How ChatGPT describes itself
Fierce Electronics asked ChatGPT to describe its compute infrastructure and got the following responses to four different questions immediately:
“ChatGPT is a machine learning model that runs on a distributed compute infrastructure, which typically consists of a cluster of powerful servers with multiple GPUs (graphics processing units) for parallel processing.
“The specific hardware and vendors used to train and run ChatGPT may vary depending on the implementation, but it is commonly trained on NVIDIA GPUs, as they are widely used for deep learning due to their high performance and CUDA support. Additionally, some cloud computing platforms such as AWS, GCP, and Azure provide the infrastructure to train and run large deep learning models like ChatGPT.”
Asked what compute supports inferencing, ChatGPT said the following:
“Inference is the process of using a trained machine learning model to make predictions on new data. In the case of ChatGPT, inference is used to generate human-like text based on the input provided.
“The compute infrastructure used for inference with ChatGPT can vary depending on the implementation. It could run on a single powerful GPU or on multiple GPUs for faster processing. It could also be run on servers with CPU-only. In some cases, it might also be run on edge devices such as mobile phones or embedded systems.
"The specific hardware and vendors used for inference may depend on the requirements of the application, such as the desired inference speed and power consumption. As with training, some cloud computing platforms such as AWS, GCP, and Azure provide the infrastructure to run large deep learning models like ChatGPT for inference.
“It's worth mentioning that OpenAI has released the model in different sizes and architectures (small, medium and large) to adapt to different needs and constraints of the end user.”
Asked will ChatGPT use GPUs from other vendors than Nvidia, the chatbot responded as follows:
“It is possible that ChatGPT or other deep learning models could be trained or run on GPUs from other vendors in the future. However, currently, NVIDIA GPUs are widely used in the deep learning community due to their high performance and CUDA support. CUDA is a parallel computing platform and programming model developed by NVIDIA that allows for efficient computation on NVIDIA GPUs. Many deep learning libraries and frameworks, such as TensorFlow and PyTorch, have built-in support for CUDA and are optimized for NVIDIA GPUs.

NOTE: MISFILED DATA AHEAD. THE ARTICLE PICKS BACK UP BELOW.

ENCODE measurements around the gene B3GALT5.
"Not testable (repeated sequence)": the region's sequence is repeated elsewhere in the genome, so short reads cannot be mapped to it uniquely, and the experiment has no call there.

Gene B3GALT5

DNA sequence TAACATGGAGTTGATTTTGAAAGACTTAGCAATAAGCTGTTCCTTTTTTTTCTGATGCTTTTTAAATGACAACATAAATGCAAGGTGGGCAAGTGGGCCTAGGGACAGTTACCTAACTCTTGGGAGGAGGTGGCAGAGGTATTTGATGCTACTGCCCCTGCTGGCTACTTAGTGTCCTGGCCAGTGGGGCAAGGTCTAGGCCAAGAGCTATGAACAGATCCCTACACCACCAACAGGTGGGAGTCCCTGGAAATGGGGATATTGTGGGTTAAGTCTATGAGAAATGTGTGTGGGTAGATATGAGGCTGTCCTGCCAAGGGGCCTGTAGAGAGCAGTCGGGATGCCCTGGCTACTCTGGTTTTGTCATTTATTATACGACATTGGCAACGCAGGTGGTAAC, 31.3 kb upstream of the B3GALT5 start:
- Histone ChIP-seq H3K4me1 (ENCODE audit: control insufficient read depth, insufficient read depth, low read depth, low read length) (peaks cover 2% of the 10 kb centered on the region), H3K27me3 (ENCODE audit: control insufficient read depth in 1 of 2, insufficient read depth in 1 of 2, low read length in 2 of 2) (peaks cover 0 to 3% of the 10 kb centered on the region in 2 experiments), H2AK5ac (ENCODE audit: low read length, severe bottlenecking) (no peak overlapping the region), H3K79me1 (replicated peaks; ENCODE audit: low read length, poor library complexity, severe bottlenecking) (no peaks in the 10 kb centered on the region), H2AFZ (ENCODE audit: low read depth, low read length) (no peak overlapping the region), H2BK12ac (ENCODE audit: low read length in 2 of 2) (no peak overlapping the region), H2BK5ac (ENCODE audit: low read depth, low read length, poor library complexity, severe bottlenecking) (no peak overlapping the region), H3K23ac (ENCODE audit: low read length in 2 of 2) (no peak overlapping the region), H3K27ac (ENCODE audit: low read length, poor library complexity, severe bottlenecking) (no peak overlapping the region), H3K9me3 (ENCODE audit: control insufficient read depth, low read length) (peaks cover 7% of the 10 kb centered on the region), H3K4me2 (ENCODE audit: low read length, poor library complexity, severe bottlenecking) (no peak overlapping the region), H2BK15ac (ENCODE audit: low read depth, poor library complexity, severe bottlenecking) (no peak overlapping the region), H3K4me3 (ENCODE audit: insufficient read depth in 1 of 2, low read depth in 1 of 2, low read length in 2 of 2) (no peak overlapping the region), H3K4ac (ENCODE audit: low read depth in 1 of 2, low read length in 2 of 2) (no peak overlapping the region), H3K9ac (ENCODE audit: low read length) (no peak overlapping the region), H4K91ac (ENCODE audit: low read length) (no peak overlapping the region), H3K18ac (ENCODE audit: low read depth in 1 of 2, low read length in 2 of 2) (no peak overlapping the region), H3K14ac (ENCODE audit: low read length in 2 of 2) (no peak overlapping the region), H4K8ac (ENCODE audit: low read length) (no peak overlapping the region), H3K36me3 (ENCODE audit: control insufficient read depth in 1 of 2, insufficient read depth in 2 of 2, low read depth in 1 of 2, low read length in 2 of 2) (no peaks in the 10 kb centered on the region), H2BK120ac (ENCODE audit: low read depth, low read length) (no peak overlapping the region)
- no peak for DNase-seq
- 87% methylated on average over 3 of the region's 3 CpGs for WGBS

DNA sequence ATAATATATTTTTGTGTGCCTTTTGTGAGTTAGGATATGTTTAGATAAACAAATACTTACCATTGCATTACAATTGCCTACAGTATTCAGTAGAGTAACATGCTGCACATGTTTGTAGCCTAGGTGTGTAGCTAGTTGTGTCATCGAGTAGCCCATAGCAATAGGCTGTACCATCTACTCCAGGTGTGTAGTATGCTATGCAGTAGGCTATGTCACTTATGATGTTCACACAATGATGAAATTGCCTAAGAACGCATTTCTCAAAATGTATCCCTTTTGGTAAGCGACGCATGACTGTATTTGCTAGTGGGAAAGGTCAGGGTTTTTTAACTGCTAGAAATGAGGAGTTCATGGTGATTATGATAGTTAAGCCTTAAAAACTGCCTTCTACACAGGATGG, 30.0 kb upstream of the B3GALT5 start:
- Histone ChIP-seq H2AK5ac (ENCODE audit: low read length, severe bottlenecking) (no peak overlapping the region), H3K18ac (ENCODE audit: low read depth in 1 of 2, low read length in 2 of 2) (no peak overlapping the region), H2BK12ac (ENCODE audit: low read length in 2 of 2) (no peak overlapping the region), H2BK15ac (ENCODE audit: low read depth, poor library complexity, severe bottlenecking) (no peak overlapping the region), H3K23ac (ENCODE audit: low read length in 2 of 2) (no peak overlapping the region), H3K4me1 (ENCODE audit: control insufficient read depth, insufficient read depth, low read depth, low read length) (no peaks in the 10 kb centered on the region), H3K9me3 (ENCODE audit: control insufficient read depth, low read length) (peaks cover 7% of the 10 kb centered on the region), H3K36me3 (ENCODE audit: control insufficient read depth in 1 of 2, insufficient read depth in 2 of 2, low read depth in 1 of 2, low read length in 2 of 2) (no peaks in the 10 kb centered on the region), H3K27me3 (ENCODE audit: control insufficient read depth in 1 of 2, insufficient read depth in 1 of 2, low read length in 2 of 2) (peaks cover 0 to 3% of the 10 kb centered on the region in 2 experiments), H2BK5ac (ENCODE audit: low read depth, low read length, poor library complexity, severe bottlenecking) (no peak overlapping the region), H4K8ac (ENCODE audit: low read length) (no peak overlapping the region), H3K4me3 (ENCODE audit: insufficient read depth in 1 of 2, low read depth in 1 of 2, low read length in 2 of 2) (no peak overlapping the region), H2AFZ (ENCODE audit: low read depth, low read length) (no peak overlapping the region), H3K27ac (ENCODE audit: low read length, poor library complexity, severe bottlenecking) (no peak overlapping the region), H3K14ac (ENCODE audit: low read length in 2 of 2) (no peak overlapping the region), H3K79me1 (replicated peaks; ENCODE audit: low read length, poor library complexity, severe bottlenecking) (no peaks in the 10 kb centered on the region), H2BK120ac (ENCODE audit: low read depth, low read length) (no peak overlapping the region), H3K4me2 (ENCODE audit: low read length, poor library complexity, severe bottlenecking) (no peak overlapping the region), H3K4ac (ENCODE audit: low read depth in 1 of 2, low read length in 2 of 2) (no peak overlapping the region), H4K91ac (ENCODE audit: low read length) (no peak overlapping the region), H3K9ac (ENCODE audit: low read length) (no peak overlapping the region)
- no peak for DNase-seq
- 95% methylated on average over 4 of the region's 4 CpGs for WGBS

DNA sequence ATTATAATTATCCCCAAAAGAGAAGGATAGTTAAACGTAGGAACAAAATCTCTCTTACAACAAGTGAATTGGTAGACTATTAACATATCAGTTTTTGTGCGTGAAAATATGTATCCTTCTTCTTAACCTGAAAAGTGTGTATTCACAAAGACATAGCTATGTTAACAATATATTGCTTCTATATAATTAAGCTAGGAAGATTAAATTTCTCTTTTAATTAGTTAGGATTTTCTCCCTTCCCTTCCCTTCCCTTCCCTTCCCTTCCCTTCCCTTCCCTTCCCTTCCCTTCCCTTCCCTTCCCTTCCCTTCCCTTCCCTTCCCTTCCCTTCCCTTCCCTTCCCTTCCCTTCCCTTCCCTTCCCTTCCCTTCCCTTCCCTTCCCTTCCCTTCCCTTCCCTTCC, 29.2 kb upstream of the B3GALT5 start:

“Additionally, other vendors such as AMD, Intel and Google have recently released new hardware and software to support deep learning workloads, and it is likely that more and more models will be trained and run on those platforms as well.
“It's also worth mentioning that OpenAI, the organization that developed ChatGPT, is focused on developing new AI techniques and models, so they are always experimenting with new hardware and software to improve their models performance.”
In a demonstration of ChatGPT’s ability to be politically astute, the chatbot did not say, when asked, how many Nvidia GPU’s have been used for its training with the following response:
“It is possible to train ChatGPT on a large cluster of GPUs, such as 10,000 Nvidia GPUs. However, the exact number of GPUs used for training would depend on the specific implementation and resources available. Additionally, the number of GPUs used in training may also depend on the size of the model being trained and the amount of training data available.”